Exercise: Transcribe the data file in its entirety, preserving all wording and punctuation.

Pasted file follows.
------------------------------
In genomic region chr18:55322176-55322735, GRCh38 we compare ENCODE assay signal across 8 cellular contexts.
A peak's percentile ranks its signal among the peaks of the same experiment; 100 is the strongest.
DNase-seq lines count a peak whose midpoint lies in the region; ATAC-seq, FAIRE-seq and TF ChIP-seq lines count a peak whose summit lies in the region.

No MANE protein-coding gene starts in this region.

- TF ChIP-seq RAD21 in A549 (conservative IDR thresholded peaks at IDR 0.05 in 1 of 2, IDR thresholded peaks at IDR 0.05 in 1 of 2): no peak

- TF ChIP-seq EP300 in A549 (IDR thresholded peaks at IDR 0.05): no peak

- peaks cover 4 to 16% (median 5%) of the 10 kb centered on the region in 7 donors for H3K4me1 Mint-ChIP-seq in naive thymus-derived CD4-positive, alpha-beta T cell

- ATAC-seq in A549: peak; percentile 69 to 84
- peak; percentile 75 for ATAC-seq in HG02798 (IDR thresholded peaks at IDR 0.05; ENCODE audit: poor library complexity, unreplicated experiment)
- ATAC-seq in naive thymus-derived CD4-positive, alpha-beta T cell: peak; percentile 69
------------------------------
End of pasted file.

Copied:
In genomic region chr18:55322176-55322735, GRCh38 we compare ENCODE assay signal across 8 cellular contexts.
A peak's percentile ranks its signal among the peaks of the same experiment; 100 is the strongest.
DNase-seq lines count a peak whose midpoint lies in the region; ATAC-seq, FAIRE-seq and TF ChIP-seq lines count a peak whose summit lies in the region.

No MANE protein-coding gene starts in this region.

- TF ChIP-seq RAD21 in A549 (conservative IDR thresholded peaks at IDR 0.05 in 1 of 2, IDR thresholded peaks at IDR 0.05 in 1 of 2): no peak

- TF ChIP-seq EP300 in A549 (IDR thresholded peaks at IDR 0.05): no peak

- peaks cover 4 to 16% (median 5%) of the 10 kb centered on the region in 7 donors for H3K4me1 Mint-ChIP-seq in naive thymus-derived CD4-positive, alpha-beta T cell

- ATAC-seq in A549: peak; percentile 69 to 84
- peak; percentile 75 for ATAC-seq in HG02798 (IDR thresholded peaks at IDR 0.05; ENCODE audit: poor library complexity, unreplicated experiment)
- ATAC-seq in naive thymus-derived CD4-positive, alpha-beta T cell: peak; percentile 69